Background: Some habitual crack cocaine smokers who deny IV drug abuse show decreased pulmonary transfer of carbon monoxide (DCO). We speculated that repeated elevations in pulmonary artery pressure (PAP) might cause pulmonary capillary damage and result in a lowered DCO, or that the reduction could be due to anoxic lung injury secondary to repeated episodes of cocaine-induced pulmonary vascular constriction.
Study Objective: Compare the acute effects of IV cocaine HCl and placebo on PAP, cardiac stroke volume, and cardiac output estimated indirectly by continuous Doppler echocardiography.
Design: A single-blind crossover study in which placebo always preceded the active drug.
Subjects: Ten current crack-smoking subjects, 32 to 47 years of age, with a history of limited previous IV cocaine use.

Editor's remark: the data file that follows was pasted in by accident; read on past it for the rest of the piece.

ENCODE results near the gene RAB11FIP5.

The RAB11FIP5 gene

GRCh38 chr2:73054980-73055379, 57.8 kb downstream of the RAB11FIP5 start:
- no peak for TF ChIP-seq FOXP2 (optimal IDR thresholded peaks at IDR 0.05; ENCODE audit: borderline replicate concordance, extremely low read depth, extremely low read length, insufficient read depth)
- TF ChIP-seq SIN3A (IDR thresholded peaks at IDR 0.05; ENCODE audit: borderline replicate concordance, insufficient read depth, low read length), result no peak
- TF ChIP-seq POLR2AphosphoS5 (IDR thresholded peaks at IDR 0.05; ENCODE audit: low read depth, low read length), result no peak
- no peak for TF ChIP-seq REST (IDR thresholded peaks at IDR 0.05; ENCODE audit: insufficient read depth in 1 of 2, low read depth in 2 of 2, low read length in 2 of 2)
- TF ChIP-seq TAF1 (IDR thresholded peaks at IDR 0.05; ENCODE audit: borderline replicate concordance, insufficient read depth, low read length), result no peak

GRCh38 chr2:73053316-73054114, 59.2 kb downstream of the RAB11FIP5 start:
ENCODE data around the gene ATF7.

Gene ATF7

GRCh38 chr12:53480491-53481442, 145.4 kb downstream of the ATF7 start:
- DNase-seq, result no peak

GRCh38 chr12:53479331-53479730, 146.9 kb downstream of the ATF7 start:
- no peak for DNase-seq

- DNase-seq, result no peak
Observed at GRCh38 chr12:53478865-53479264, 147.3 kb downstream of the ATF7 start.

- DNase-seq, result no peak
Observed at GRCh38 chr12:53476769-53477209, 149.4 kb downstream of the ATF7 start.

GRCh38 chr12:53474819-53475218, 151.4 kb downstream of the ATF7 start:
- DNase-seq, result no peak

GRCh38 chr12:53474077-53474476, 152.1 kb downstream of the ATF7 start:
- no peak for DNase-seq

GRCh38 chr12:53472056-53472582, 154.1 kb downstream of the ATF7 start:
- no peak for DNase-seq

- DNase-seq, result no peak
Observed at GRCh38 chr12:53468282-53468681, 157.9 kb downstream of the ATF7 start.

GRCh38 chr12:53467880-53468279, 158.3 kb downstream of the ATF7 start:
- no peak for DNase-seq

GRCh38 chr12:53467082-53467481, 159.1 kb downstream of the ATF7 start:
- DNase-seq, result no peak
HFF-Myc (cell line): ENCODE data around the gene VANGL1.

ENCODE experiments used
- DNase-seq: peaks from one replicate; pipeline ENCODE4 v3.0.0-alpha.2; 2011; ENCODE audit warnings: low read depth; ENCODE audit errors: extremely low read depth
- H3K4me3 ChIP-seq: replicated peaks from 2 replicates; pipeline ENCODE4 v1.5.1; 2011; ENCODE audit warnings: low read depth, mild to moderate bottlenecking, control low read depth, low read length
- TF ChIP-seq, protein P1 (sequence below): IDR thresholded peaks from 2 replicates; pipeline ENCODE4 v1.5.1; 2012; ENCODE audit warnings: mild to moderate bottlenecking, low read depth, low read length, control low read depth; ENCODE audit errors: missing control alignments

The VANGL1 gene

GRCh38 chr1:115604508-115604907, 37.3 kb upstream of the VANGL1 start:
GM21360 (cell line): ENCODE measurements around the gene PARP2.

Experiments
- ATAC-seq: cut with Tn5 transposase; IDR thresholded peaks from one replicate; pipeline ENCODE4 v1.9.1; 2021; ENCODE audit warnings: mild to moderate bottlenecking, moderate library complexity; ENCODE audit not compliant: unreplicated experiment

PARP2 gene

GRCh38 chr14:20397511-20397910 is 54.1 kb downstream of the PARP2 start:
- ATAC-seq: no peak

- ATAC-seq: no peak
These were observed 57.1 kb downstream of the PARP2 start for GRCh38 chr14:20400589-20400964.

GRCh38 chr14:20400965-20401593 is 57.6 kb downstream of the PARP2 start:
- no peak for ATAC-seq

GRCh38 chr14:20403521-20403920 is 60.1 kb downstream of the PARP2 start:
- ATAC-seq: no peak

Methods: PAP, cardiac stroke volume, heart rate, and BP were measured continuously after injection of placebo followed by cocaine HCl (0.5 mg/kg).
Results: IV cocaine resulted in no significant change in PAP (−0.14±3.3[SD] mm Hg, 95% confidence interval [CI] for difference −2.48, +2.21). Stroke volume index showed no significant change after cocaine (−0.1±2.0 mL; 95% CI, −1.5, +1.3). Heart rate showed a significant increase (10.0±7.2 min−1; p=0.0017, 95% CI, +4.9, +15.1). Cardiac index showed a significant increase (0.48±0.32 L/min; p=0.0012, 95% CI, +0.25, +0.71). Pulmonary vascular resistance showed no significant change (−44±101 dyne · s · cm−5/m2, 95% CI, −116, +29).
Conclusions: IV cocaine HCl does not cause short-term increases in PAP or stroke volume index, but causes an increase in cardiac index due to its chronotropic effect.